The Instigator
Pro (for)
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The Contender
Con (against)
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European countries should not place travel restrictions on potential ISIL fighters

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Voting Style: Open with Elo Restrictions Point System: 7 Point
Started: 9/27/2014 Category: Politics
Updated: 3 years ago Status: Post Voting Period
Viewed: 1,021 times Debate No: 62315
Debate Rounds (3)
Comments (12)
Votes (0)




Resolved: That European countries should not place travel restrictions on potential ISIL fighters.

Definitions: The Affirmative side reserves the right to clarify these definitions at any time.
European country: A UN member state located completely within continental Europe
Travel restriction: A law making it a criminal offense for a specific person to travel to certain countries
Potential: [in context] In possibility based on suspicious behavior
ISIL: Islamic State in Iraq and the Levant
Fighter: A person who fights

3 rounds
Round 1:
Aff: Definition of terms, terms of debate
Neg: Accept debate
Both parties: Declare country of citizenship/residence
Round 2: Aff constructive, Neg constructive
Round 3: Aff rebuttal, Neg rebuttal

10,000 character limit
72 hour time limit
Minimum rating of 2000 to vote
7 point voting

I am a citizen and resident of the United States.


I accept your challenge.
I am citizen of the Republic of Korea (South Korea) and I live in Saipan, which is part of the United States.
Good luck!
Debate Round No. 1


Thank you for accepting. I apologize for not having my Aff case ready in advance.
Whereas freedom of movement and freedom to travel are fundamental rights, and are themselves affirmed by Article 13 of the Universal Declaration of Human Rights,
Whereas countries such as the Soviet Union and the People's Republic of China have denied their citizens those fundamental human rights, leaving them to live under oppression and injustice,
Whereas young disillusioned militants may continue to cause terror in their own countries, even if they are denied passports, as in the stabbing case in Australia,
I hereby stand resolved that European countries should not place travel restrictions on potential ISIL fighters.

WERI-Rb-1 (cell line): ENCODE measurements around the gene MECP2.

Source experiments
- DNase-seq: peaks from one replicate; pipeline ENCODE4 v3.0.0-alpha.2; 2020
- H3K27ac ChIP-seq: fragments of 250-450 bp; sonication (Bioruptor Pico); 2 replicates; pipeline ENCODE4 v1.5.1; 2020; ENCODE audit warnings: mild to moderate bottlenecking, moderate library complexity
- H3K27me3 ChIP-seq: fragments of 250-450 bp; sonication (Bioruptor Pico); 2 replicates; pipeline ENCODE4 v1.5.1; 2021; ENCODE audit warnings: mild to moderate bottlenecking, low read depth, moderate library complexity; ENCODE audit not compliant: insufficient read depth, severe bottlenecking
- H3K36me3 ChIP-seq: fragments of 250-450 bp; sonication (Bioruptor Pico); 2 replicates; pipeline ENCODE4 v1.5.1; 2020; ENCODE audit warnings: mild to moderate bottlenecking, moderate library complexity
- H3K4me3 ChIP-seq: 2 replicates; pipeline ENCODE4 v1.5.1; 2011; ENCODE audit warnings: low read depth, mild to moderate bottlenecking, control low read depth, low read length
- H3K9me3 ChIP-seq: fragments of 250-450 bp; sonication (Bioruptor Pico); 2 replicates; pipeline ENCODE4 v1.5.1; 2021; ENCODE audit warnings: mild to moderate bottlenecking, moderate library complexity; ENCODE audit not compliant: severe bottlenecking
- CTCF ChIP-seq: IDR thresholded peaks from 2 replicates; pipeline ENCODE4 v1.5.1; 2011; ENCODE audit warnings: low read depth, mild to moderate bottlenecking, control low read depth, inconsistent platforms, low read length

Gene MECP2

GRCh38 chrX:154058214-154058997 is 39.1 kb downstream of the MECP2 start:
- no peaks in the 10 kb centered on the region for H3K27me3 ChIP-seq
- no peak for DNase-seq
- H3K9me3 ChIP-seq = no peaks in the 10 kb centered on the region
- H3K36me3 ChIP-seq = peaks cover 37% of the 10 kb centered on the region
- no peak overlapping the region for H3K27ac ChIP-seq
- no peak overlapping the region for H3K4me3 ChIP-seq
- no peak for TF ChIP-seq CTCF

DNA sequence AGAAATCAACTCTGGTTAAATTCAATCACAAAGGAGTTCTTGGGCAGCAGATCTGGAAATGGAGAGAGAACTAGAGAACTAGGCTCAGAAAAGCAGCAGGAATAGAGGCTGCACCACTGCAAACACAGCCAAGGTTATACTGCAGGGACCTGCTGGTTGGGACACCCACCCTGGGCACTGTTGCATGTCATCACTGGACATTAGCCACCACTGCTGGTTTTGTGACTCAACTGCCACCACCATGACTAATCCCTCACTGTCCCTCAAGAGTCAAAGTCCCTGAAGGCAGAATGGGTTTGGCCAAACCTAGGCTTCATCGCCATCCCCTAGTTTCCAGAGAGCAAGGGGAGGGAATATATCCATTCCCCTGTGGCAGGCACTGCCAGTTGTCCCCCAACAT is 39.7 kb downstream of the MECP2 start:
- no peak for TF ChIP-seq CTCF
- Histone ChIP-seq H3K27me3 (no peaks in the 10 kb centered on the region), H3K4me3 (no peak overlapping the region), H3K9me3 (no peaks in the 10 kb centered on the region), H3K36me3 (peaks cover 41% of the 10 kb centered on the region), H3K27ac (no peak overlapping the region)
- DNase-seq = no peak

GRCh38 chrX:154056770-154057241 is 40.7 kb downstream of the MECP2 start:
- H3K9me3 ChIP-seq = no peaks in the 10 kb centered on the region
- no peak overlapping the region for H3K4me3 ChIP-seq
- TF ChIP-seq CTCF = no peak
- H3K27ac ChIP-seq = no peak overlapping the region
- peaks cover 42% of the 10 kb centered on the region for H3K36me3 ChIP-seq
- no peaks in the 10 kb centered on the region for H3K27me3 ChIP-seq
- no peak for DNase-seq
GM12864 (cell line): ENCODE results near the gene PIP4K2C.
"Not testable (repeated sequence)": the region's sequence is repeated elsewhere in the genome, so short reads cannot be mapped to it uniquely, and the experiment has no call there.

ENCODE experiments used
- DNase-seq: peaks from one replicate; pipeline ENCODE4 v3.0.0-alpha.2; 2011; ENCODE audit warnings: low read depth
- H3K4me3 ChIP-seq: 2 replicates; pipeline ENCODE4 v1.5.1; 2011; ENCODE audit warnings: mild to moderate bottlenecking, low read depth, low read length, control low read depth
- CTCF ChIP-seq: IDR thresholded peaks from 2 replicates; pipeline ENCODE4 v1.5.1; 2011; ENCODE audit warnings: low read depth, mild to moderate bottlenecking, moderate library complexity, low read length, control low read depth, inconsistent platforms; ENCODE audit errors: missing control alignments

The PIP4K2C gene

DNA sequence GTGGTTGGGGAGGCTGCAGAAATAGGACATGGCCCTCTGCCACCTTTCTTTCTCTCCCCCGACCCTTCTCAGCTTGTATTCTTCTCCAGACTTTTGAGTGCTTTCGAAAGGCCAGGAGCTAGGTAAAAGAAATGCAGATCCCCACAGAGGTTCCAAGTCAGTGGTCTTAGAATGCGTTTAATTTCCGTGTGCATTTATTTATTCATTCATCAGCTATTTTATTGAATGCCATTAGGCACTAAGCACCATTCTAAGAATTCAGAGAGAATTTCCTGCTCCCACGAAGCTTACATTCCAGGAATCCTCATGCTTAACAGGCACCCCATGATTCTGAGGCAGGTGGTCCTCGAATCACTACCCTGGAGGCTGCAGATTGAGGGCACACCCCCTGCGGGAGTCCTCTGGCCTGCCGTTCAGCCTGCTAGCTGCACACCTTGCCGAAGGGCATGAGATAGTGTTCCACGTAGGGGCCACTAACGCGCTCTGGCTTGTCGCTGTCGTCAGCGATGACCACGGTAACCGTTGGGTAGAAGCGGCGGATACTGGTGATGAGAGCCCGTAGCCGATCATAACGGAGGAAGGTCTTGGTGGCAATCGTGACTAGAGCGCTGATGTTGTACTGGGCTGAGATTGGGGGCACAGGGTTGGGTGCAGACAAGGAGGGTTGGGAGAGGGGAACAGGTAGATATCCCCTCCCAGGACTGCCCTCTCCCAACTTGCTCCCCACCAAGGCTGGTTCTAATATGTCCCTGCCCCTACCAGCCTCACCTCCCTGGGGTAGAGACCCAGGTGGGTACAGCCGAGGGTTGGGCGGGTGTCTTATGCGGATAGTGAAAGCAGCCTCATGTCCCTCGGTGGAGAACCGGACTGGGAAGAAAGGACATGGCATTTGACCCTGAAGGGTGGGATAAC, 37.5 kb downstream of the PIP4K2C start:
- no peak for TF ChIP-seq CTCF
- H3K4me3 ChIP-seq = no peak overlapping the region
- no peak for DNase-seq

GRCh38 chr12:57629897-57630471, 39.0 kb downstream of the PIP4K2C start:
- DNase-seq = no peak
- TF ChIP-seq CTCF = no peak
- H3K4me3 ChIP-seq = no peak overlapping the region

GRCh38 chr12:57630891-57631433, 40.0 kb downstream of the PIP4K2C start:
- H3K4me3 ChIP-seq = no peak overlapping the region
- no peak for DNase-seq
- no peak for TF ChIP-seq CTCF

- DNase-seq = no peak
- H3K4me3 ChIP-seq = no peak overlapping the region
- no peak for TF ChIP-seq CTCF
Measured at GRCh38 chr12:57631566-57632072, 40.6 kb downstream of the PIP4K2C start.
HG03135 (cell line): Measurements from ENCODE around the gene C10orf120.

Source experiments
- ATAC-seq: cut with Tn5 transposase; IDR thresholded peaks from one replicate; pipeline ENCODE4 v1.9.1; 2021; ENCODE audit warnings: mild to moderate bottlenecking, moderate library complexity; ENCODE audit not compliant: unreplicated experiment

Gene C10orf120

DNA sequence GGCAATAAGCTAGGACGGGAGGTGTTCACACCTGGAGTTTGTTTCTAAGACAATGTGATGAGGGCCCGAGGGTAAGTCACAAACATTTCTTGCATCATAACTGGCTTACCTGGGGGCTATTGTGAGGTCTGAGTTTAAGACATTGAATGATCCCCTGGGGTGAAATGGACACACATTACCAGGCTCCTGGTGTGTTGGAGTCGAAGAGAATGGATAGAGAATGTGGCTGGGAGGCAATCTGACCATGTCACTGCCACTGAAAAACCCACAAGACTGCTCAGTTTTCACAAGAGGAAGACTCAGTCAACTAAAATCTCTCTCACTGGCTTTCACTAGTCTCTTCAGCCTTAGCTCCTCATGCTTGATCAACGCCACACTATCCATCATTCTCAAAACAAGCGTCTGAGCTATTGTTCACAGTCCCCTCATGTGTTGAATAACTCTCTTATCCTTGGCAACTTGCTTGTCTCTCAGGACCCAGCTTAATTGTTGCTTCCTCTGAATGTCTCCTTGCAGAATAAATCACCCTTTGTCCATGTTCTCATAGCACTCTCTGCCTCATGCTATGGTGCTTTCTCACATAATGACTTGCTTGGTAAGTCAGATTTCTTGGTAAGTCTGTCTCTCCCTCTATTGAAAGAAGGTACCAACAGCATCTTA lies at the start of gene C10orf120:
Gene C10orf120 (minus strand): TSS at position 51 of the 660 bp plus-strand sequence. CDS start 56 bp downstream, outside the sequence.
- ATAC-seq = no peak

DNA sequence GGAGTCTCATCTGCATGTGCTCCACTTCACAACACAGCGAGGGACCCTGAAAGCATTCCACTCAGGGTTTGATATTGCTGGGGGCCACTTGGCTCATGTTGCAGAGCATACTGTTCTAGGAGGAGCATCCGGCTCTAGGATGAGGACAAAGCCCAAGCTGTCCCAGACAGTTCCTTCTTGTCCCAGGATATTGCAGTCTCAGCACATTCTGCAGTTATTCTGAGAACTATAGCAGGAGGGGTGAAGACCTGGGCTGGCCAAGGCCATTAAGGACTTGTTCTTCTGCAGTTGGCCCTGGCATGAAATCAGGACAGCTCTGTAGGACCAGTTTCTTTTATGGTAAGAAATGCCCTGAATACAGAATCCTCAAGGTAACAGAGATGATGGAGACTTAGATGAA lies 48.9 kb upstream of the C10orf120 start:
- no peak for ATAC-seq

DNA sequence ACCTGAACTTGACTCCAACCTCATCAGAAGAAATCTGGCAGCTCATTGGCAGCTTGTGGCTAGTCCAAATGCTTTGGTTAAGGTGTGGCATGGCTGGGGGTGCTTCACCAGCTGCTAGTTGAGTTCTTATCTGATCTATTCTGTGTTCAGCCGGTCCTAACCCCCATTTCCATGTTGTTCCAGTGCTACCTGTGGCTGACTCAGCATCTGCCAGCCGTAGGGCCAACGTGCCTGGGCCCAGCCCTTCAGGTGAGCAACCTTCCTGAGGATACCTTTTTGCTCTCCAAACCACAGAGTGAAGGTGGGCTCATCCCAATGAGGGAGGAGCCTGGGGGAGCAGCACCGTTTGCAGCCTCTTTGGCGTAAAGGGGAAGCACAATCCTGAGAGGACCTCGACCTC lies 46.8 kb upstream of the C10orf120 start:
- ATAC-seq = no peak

Harm 1: The government will inevitably place restrictions unjustly at some point. The government cannot deal at the highest levels on a case-by-case basis with every single case of a potential ISIL fighter. Therefore, it must delegate this responsibility to a lesser organ. The lesser organ must choose on a case-by-case basis whether to impose travel bans on an individual. Without strict guidelines for whether an individual should be placed on the list and even if these are put into place, the lesser organ might easily cross the boundaries and place restrictions on political opponents. Since the banned party is not indicted, the only recourse would be to petition the legislative body to change the law, which would be quite inconvenient and unlikely, and is the reason the lesser organ was put into place in the first place.
Harm 2: Travel restrictions increase the size of government. When the legislative body delegates this power to some other organ to place restrictions on individuals, the government executes new powers it did not previously have. We have seen throughout history that greater powers given to the government only result in greater abuse of power.
Harm 3: The Schengen Zone negates travel restrictions. While a country may say that certain citizens may not travel, there are indeed no border controls due to the Schengen Zone. A Portuguese citizen could travel by car all the way to Greece, where he could be smuggled through Turkey or even across the Mediterranean Sea directly into Syria.
Justification 1: The status quo is quite good. When a suspect is convicted of conspiracy to commit terrorist acts, he is put into prison. He needs no travel restrictions because he is in prison, can't travel across the border while in prison, and can't participate in terrorist activity while in prison. When he is released, in many countries he is placed on parole. While the situation that a described above of the convict going across unguarded borders could still occur, the convict needs no travel restrictions that are not already placed on him by the conditions of his parole.

In conclusion, while travel restrictions may be a good idea, they are not necessary considering the parole situation of the status quo, potentially amount to gross violations of human rights, and are negated by the Schengen Zone. For the foresaid reasons I encourage the voter to cast an affirmative ballot at the end of this round. Thank you.


Thank you pro for your excellent argument.

First of all, there are hundreds of Europeans and Americans with their European and American passports. This means they can freely enter their own country. This is extremely dangerous for the individual could cause various harms to the country. We don't need another 9/11.

Also, the safety if millions is more important than "the fundamental rights" of hundreds. The needs of the many outweigh the needs of the few. The government has the right to impose travel bans to certain individuals should they become dangerous to the people. The citizens would rather be safe than sorry.

Finally, it is very hard to capture this individuals. They are fighting and killing thousands with an organization that has hundreds of thousands of soldiers. In order to capture these individuals, we must put ground forces in Iraq. President Obama made it clear he would not allow ground troops no matter the circumstances. So it would actually be easier to kill them with airstrikes rather than risking the lives of soldiers to capture them alive.